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Anonymous And FBI Fight On Twitter Over Allegedly Hacked Apple UDIDs | THE JEENYUS CORNER

By Carl Franzen

Anonymous and the FBI have long been at odds legally, but on Tuesday, their fight spilled into the open on Twitter, as Twitter accounts acting as mouthpieces for each side offered competing versions of the truth about how Anonymous came to be in possession of what it said were 12 million hacked Apple device identification numbers.

On late Monday, someone claiming to be affiliated with the diffuse hacker group published a manifesto and links to text files online containing some 1 million Apple unique device identifiers, or UDIDS, long strings of numbers assigned by Apple to each and every iPhone, iPad and iPod Touch, which can be used to identify the device owner as well as take control of some applications, according to developers.

The manifesto, which was credited to Anonymous’s Anti-Security, or “Anti-Sec” movement, claimed that the UDIDs had been obtained after hacking an FBI agent’s laptop, which originally contained the files.

Commentators around the Web wondered how the FBI would have come into possession of the UDID files, which can be accessed by third-party apps but aren’t normally transmitted to government agencies, in the first place.

After hours of questioning by reporters, the FBI on late Tuesday published two statements saying it wasn’t involved, or at least, there was no evidence yet to suggest it was involved.

First, the FBI published a statement on its official press Twitter account promising more information, writing: “Statement soon on reports that one of our laptops with personal info was hacked. We never had info in question. Bottom Line: TOTALLY FALSE”

In a second official statement emailed to reporters and TPM, the FBI again denied it was hacked, writing:

The FBI is aware of published reports alleging that an FBI laptop was compromised and private data regarding Apple UDIDs was exposed. At this time there is no evidence indicating that an FBI laptop was compromised or that the FBI either sought or obtained this data.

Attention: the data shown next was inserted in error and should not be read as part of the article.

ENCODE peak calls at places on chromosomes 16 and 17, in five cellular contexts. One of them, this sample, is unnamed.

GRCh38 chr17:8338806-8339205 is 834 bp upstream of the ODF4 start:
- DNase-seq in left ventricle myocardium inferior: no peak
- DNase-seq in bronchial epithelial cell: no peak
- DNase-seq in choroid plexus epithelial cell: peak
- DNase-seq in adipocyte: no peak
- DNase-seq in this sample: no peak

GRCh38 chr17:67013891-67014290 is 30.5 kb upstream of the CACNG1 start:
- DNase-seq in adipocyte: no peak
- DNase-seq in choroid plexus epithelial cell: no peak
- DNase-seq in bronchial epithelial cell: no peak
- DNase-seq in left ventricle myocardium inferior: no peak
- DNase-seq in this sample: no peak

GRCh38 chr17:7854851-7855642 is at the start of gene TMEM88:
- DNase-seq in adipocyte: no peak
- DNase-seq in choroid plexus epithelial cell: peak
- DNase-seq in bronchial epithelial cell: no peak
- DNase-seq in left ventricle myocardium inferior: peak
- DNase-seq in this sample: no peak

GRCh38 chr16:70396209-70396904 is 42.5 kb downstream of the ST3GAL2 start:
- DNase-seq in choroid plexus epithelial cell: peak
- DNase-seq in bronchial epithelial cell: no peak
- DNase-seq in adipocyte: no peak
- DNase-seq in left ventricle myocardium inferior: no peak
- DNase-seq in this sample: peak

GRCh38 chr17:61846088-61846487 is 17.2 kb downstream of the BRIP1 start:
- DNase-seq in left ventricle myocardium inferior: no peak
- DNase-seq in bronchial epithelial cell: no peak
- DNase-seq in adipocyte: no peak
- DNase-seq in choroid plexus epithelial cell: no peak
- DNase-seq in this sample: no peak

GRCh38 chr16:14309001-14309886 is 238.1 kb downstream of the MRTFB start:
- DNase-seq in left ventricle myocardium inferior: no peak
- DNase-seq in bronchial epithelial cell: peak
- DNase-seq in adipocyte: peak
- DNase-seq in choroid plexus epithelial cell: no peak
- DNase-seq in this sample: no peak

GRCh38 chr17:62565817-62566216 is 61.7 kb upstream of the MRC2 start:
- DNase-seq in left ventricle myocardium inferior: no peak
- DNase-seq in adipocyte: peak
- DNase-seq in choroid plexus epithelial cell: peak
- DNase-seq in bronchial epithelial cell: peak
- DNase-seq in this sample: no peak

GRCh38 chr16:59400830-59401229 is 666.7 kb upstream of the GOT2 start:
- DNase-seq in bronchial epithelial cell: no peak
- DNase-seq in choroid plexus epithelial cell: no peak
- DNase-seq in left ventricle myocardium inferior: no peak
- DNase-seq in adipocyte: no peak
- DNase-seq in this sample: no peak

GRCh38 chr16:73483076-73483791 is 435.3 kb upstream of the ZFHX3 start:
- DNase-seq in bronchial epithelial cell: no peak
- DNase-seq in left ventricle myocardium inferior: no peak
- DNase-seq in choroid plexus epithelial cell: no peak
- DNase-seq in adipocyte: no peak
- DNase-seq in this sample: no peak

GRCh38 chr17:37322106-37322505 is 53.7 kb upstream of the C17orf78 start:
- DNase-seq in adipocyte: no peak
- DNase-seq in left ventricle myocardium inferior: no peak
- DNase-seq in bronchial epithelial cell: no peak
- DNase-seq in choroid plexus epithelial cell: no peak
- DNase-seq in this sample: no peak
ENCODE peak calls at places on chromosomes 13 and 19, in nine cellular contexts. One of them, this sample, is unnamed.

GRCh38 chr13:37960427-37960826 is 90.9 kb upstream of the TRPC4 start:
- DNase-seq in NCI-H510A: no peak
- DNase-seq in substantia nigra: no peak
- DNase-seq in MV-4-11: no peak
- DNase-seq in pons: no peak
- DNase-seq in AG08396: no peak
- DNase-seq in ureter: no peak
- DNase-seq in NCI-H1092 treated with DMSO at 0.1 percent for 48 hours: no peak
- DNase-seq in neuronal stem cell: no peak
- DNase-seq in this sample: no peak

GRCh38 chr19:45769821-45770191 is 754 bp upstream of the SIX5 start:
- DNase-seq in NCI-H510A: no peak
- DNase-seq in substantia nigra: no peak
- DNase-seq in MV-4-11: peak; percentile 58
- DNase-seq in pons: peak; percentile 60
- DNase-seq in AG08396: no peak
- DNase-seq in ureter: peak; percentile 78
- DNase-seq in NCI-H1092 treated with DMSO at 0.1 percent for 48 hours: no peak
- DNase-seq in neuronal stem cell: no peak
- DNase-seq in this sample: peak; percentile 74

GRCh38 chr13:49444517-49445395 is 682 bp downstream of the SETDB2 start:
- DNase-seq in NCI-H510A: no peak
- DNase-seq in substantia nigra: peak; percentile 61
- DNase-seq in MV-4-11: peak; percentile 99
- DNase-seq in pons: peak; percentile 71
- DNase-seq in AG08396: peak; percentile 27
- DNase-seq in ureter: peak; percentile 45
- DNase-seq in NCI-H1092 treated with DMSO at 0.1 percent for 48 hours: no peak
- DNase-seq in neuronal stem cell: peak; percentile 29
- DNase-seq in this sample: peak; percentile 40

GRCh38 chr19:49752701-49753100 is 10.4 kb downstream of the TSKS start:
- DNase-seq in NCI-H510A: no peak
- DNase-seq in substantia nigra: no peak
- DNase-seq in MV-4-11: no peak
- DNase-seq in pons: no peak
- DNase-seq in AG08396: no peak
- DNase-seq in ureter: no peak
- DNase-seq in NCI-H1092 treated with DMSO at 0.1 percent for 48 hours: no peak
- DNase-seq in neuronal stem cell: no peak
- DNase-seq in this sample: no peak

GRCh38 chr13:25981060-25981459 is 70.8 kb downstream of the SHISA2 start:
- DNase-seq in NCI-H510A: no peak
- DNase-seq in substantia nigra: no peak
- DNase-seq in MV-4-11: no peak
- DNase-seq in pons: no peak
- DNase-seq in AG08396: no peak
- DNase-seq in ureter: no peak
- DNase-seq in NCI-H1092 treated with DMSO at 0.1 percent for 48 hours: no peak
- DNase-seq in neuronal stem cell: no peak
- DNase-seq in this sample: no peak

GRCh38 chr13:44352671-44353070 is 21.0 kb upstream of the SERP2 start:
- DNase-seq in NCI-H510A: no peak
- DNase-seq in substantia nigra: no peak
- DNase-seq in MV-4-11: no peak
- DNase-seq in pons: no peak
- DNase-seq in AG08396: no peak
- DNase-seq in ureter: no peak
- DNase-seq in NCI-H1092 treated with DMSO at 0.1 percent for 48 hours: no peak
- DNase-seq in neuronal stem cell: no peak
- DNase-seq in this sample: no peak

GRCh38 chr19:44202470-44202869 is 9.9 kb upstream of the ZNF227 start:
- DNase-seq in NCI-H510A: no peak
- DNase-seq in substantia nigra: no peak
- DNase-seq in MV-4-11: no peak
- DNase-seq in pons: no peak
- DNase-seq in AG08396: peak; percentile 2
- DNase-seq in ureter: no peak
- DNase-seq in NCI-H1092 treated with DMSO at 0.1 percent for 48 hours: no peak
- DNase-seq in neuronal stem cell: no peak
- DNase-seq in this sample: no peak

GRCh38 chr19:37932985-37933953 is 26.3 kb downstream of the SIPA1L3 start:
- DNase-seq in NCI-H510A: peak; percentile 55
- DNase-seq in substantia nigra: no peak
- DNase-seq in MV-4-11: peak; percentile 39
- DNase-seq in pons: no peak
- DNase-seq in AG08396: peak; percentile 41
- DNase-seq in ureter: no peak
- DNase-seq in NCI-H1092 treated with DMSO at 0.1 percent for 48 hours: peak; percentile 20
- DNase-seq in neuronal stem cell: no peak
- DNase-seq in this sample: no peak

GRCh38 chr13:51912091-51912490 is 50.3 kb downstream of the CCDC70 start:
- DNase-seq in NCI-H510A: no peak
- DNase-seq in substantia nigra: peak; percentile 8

Asked directly about the FBI’s second statement, an Anonymous-affiliated Twitter account named “@AnonymousIRC,” which originally published links to the hacked Apple UDID files on Monday, responded to TPM with the following tweet:

“Actually they [the FBI] are merely saying that they have no evidence for that. Did anyone expect anything else? We have no reason to lie.”

The Anonymous Twitter account then proceeded to attack the FBI’s Twitter statement, tweeting at the @FBIPressOffice account: “Wait, what? So because you don’t know of any data breach it never happened? So the conference call was fake, too? ;-)”

The latter statement refers to AntiSec’s publication and alleged hacking of a audio of a conference call that reportedly took place between the FBI and Scotland Yard in January 2012, ironically about the agencies’ work in tracking down hackers.

The FBI agent whose laptop Anonymous said it obtained the Apple UDIDs from, one Christopher K. Stangl, also participated on the call, according to records.

The @AnonymousIRC account continued taunting the FBI on Tuesday, tweeting: “You know you’re doing something right if @FBIPressOffice throws caps at you on twitter to deny an #Anonymous statement.”

The @AnonymousIRC account also added: “Also, before you deny too much: Remember we’re sitting on 3TB additional data. We have not even started. #funtimes #fff”



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